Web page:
Monday, September 14, 2009
I was invited recently to an event at the Midtown restaurant Nios called a "Sommelier Smackdown," a title which was about half right. On one side, trying to find the best wine pairings for each course of a three-tier meal was Emily Wines, the San Francisco sommelier, whose first New York wine program Nios is. On the other side, however, was Jim Meehan, the owner of the East Village speakeasy PDT.
This is not what you'd call a fair fight. Not that Wines and Meehan aren't both talented—they are, abundantly. But, to my mind, 9 times out of 10, nothing marries better with a meal than wine. Not beer, not spirits, not cocktails. Also, inviting Meehan to a "Sommelier Smackdown" is like asking Johnny Appleseed to complete at the annual orange festival. Wine and cocktails are just too different.
Still, all parties seemed game. And it was designed as a lark to begin with, so why carp. So off we all went to the first course, a corn risotto. Emily Wines—who has the most professionally advantageous name is the history of specialized labor (and it is her real name)—poured a Gary Farrell Russian River Valley Chardonnay 2007. It was round and buttery, not the sort of Chard I typically like. But I had to admit is was a good partner to the risotto. I like a bit of butter on my corn, don't you?
But Meehan countered with a surprisingly sophisticated creation. (Not surprising in its invention, since Meehan has plenty of that, but in the way it perfectly coupled with the food.) The cocktail was called an Imperial Silver Corn Fizz. It was a combination of homemade corn water (you read that right—corn water), Makers Mark bourbon, honey syrup, champagne and egg white, shaken into a frothy concoction that was pale yellow at bottom, white on top. If there was such a thing as creamed corn whiskey, it might taste like this lightly sweet, absolutely unusual drink. The crowd adored it. I told Meehan the drink was good enough, and strange enough, to become a permanent fall-time edition to the PDT menu. People will take about his corn water the way they talked about Don Lee's bacon-infused bourbon.
For the next course, a rack of lamb with grilled figs and fingerling potatoes wrapped in jamón serrano, Wines, with be-baubled neck, leaned over with a bottle of 2006 Gai'a Estates Agiorgitiko, a well-chosen, light-bodied, dark-colored, woody Greek with bark-like tannins. Meehan was on less-certain ground, offering The Senor Smackdown, a mix of tequila, lime juice, Dry Sack sherry, Benedictine, fig jam, and lime zest, shaken. It was a great cocktail, which easily sucked me down into its intoxicating world, but it felt out of context. The fig connection was not enough to tie it in.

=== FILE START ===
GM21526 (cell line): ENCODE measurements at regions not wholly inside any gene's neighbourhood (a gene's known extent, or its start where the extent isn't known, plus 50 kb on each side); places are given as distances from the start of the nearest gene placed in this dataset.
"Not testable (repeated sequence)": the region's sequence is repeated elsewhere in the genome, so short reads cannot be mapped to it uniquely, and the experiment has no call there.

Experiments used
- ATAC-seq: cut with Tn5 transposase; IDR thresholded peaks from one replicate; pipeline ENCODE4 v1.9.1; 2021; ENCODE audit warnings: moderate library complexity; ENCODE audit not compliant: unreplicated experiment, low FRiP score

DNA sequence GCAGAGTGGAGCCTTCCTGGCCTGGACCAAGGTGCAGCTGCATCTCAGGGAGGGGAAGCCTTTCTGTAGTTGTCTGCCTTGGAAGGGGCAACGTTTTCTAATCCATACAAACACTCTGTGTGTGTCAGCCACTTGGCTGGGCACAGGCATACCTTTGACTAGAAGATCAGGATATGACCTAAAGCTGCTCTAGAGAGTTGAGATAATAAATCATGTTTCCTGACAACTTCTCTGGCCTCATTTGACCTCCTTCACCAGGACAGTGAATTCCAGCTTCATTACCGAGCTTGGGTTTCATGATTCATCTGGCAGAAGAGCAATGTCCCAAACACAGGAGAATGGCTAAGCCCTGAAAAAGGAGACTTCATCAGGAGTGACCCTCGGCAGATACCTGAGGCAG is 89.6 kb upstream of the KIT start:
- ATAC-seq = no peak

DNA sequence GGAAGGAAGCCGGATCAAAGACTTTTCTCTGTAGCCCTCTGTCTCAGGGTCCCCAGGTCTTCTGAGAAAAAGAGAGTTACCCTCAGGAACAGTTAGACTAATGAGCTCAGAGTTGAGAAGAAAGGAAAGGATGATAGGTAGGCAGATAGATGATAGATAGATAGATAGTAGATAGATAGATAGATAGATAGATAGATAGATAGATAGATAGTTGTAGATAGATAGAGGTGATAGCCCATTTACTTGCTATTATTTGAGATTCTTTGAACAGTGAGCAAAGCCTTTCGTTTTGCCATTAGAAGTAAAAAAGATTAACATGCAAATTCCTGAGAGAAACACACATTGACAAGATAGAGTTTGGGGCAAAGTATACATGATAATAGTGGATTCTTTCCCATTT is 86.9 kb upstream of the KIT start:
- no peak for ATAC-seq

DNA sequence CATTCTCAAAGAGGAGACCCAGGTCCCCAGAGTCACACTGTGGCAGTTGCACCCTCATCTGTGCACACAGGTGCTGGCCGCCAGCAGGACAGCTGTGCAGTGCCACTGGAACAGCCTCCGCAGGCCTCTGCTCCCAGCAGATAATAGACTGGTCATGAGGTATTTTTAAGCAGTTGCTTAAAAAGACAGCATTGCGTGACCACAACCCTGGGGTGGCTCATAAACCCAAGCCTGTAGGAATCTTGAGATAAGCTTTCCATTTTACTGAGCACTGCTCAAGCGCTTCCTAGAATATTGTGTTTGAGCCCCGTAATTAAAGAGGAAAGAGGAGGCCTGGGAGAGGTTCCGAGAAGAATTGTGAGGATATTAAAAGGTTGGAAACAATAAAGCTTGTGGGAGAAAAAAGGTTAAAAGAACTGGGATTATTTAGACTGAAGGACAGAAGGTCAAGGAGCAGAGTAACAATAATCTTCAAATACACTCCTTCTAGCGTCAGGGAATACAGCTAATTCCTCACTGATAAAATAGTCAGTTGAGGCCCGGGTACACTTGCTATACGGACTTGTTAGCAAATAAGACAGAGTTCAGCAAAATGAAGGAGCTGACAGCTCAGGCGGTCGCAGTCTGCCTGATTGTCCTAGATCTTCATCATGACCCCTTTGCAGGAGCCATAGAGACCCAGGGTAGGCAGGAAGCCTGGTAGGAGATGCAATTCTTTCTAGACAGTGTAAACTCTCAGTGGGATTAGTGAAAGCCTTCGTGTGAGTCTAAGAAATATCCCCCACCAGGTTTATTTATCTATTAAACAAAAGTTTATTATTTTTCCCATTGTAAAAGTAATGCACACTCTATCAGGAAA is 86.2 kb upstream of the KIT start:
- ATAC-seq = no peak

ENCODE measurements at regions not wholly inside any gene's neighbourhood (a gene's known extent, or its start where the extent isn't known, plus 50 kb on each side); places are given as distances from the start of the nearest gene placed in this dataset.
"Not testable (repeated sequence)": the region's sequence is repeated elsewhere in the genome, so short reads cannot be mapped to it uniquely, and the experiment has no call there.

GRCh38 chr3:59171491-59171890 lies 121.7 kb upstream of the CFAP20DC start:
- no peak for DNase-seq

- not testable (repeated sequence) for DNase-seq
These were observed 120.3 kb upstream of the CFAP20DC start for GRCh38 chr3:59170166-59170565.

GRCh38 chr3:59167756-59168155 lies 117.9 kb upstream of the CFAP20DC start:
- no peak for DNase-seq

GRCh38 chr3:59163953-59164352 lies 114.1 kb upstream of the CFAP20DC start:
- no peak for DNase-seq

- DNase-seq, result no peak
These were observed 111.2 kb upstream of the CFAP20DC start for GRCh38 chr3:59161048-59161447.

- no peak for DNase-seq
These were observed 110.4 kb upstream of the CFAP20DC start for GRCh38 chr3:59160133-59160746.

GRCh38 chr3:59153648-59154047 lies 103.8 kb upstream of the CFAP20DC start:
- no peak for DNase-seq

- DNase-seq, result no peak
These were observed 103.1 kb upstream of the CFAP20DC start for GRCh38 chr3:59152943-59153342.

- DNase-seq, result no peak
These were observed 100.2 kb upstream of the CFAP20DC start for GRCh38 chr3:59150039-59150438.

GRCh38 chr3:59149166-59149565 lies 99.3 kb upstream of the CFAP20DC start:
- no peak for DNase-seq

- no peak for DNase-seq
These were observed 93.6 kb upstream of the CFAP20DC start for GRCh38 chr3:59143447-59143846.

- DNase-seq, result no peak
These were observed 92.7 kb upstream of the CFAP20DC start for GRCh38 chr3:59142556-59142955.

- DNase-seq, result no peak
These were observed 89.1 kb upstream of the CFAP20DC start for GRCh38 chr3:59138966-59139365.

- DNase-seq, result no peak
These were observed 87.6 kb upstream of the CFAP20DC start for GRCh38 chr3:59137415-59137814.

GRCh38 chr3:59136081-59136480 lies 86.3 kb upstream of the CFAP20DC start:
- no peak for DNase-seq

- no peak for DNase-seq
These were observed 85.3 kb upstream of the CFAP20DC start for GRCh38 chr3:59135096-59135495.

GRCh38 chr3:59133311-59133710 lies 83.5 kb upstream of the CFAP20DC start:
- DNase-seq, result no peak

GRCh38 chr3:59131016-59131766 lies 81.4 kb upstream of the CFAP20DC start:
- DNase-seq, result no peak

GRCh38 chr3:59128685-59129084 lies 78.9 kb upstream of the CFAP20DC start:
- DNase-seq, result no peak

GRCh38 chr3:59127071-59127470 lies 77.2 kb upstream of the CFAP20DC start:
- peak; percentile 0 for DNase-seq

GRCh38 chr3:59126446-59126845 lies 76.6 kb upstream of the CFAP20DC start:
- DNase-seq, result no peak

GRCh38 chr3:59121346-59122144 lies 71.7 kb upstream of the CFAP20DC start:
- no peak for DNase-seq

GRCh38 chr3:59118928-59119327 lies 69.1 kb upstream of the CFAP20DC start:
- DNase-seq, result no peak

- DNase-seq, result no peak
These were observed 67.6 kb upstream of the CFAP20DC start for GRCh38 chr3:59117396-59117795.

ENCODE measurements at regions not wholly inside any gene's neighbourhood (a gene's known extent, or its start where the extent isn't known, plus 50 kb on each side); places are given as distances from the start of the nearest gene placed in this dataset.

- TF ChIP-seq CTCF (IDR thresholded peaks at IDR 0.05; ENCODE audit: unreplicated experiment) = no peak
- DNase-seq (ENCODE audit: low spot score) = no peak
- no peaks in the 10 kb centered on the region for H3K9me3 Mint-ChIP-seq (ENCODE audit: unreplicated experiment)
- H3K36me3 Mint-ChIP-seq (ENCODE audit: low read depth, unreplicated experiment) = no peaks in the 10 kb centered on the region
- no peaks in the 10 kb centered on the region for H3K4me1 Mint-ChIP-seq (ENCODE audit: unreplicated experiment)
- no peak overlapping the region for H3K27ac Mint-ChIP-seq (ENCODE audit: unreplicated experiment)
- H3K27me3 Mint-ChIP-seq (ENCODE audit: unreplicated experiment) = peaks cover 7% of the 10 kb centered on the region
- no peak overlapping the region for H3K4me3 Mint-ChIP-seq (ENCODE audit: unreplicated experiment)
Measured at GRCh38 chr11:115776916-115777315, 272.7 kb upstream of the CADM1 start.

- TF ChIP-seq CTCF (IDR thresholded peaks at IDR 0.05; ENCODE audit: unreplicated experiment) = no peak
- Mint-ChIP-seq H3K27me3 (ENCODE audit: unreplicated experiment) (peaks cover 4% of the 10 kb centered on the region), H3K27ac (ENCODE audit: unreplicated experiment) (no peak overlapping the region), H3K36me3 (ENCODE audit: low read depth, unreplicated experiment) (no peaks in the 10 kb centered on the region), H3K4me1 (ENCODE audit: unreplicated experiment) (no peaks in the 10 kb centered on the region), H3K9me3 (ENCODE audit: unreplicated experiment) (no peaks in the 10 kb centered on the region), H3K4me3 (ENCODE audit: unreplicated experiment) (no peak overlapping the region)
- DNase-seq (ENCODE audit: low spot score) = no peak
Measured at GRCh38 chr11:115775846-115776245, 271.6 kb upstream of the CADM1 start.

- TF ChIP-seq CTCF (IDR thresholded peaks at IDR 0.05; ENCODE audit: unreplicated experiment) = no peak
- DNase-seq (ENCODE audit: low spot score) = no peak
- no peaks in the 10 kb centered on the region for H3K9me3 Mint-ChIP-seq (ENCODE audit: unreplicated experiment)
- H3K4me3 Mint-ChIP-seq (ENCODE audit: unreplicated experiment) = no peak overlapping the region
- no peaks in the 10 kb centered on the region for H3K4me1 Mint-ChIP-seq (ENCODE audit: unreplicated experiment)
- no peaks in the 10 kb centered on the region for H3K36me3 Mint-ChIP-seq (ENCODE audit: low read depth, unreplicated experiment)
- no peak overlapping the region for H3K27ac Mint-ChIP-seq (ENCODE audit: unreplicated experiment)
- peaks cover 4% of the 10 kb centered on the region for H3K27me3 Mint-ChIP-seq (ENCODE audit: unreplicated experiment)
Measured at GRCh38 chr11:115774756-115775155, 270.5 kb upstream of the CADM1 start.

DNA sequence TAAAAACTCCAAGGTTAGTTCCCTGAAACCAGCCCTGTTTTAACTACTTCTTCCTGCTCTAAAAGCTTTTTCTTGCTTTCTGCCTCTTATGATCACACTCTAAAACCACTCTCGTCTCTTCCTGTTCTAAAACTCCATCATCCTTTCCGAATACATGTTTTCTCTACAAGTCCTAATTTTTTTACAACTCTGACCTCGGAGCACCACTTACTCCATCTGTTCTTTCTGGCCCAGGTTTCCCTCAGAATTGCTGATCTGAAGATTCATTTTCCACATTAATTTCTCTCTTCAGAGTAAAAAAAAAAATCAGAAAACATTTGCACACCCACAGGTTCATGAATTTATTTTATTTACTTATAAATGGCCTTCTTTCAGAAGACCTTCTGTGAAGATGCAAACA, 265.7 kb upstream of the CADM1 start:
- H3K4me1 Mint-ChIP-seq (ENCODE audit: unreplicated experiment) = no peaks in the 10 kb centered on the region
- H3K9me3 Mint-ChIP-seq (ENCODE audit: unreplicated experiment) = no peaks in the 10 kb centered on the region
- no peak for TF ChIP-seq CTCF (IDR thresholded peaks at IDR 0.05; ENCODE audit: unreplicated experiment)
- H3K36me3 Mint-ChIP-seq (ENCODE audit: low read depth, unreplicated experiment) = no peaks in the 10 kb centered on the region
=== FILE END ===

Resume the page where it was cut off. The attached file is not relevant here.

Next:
Meehan bounced back a bit at dessert, which was a rose petal panna cotta with pomegranate foam. His Raspberries Reaching cocktail was one of the most beautiful and elegant mixed drinks I've ever laid eyes on. Maybe too beautiful. Fragile, even. Trimbach Framboise eau-de-vie, 5 Puttonyos Tokaji Aszú, pomegranate liqueur, and a few drops of rose flower water, were its ingredients. A rose petal was its garnish. An almost magically floral drink, a fine match was such a delicate dessert. Wines' parry was, I felt, her major slip-up of the evening. Trying a bit too hard, she topped a perfectly fine off-dry sparkling wine from the Savoie region, NV Patrick Bottex Cerdon de Bugey "La Cuille," with rosewater and floating pomegranate seeds. The seeds made it a frustrating business getting your mouth to the wine, which, frankly, would have suited on its own. There's a wine for every dish, I say. Trust it. Don't adorn it.
Everyone voted, assignment a numerical score to each contestant per course. When the tallying was done, Emily won, 216 to 205. Meehan was the first course; Wines the second and third. But Meehan's Imperial Silver Corn Fizz was without question the drink of the evening.